Section 40.1-28.7:7 dramatically changes the landscape concerning classification of individuals as either independent contractors or employees. The statute allows any person who is classified as an independent contractor to file suit claiming he should be treated, and paid, as an employee. The statute states that if a company pays compensation to an individual, it is presumed that individual is an employee, not an independent contractor. The company has the burden of proving that the individual is truly an independent contractor according to the IRS guidelines. One major problem is that the IRS guidelines are vague and could be interpreted in a number of different ways. If a court finds that the person is an employee, the employee can recover lost wages, benefits and expenses including those that would have been otherwise covered by insurance (such as expenses of a hospitalization), plus attorney’s fees. Section 40.1-33.1 further states that an employer may not discharge, discipline, discriminate or penalize an employee or independent contractor or take any retaliation because of a complaint concerning classified of an individual.
As of July 1, 2020, employer may not require an employee to sign a covenant not to compete if the employee makes less than $59,124 per year. If an employer attempts to enforce such a restriction signed after July 1, 2020, the affected employee has a right to bring a suit to have the agreement declared invalid plus lost compensation and damages and attorneys’ fees. An employer can require a non-compete if an employee’s earnings are derived predominantly from sales commissions, incentives or bonuses. Thus, an employer should still be able to have non-competition agreements with its sales people who are paid primarily by commission. While it is not clear, it also appears that an employer may require an employee to sign an agreement prohibiting them from soliciting customers so long as it is not a non-competition agreement. The statute does not impact agreements singed prior to July 1, 2020.
Joint and Several Liabilities for Contractors and Subcontractors
Virginia Code § 11-4.6 has been added to state that in any construction contract entered into on or after July 1, 2020, if the value is greater than $500,000, the general contractor is liable for any wages which any lower tier-subcontractor fails to pay to its employees if the general contractor knew or should have known that a subcontractor was not paying his employees all wages due. This includes not only the wages agreed to between the subcontractor and its employees, but also any amounts that are required to be paid under the Fair Labor Standards Act (minimum wage and overtime) and the Virginia Minimum Wage Act. If an employee of a subcontractor is not paid and can show either that the general contractor was aware he was not being paid or was deliberately ignorant or recklessly disregarded that information that would have suggested he was not paid, the employee can recover judgment against both the subcontractor as well as the general contractor. In addition, the employee can recover a doubling of damages plus attorney’s fees unless the failure to pay is knowing in which the case the damages are tripled. Further, there is a potential criminal liability on the general contractor and subcontractor for the failure to pay.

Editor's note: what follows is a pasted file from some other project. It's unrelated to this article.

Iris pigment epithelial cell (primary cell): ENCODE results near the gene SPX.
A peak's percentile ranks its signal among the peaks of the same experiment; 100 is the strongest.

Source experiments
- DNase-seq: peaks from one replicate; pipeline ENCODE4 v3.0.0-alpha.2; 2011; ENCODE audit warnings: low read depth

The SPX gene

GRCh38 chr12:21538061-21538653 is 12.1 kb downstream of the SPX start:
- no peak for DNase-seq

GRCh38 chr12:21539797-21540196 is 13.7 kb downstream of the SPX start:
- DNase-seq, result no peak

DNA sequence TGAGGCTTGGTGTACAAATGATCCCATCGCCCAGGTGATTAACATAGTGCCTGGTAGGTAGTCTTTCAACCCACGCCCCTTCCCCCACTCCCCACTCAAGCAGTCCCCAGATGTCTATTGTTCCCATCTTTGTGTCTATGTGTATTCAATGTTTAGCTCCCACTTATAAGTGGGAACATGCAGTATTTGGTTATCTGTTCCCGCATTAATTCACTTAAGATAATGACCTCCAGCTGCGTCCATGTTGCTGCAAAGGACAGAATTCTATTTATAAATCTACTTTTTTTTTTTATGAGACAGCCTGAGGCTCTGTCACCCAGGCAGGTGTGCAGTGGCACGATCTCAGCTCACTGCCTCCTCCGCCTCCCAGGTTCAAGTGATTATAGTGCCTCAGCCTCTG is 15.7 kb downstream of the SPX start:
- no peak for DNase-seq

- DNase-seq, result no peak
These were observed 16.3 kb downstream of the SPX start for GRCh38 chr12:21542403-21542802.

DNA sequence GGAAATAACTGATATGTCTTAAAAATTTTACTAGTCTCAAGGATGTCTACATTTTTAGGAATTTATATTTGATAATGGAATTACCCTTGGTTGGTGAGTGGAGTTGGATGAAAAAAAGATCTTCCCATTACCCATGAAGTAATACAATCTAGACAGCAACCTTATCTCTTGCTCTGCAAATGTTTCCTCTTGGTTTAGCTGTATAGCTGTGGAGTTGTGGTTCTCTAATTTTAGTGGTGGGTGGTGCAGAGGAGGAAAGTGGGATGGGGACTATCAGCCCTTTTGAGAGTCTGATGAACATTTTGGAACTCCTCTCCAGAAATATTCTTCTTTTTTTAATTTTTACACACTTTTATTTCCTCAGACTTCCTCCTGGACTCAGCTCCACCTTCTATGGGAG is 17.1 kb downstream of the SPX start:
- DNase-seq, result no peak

Disclosing a Co-Workers Pay
A new law provides that an employer may not discharge or retaliate against an employee because they discussed their wages or another employee’s wages. This does not apply to employees who have access to that information as part of their job such as a company bookkeeper.
While the Virginia minimum wage may have received the most attention in the most recent session of the General Assembly, it has been delayed so that it will not go into effect until May 1, 2021 at which time the minimum wage in Virginia will be $9.50 per hour.
If an employee is not paid their wages, they will have the right to sue for unpaid wages. Prior law required employees to file an administrative claim with the Virginia Department of Labor. The employee is able to recover all wages owed plus 8% interest from the date wages are due, treble damages and a $1,000 civil penalty per violation. If an employer commits a “knowing violation” of this new law, a court is empowered to award attorney’s fees to the employee. In addition to civil remedies, the law also provides for criminal liability in certain circumstances. It is possible this may apply to a misclassification claim by a person who was paid as an independent contractor.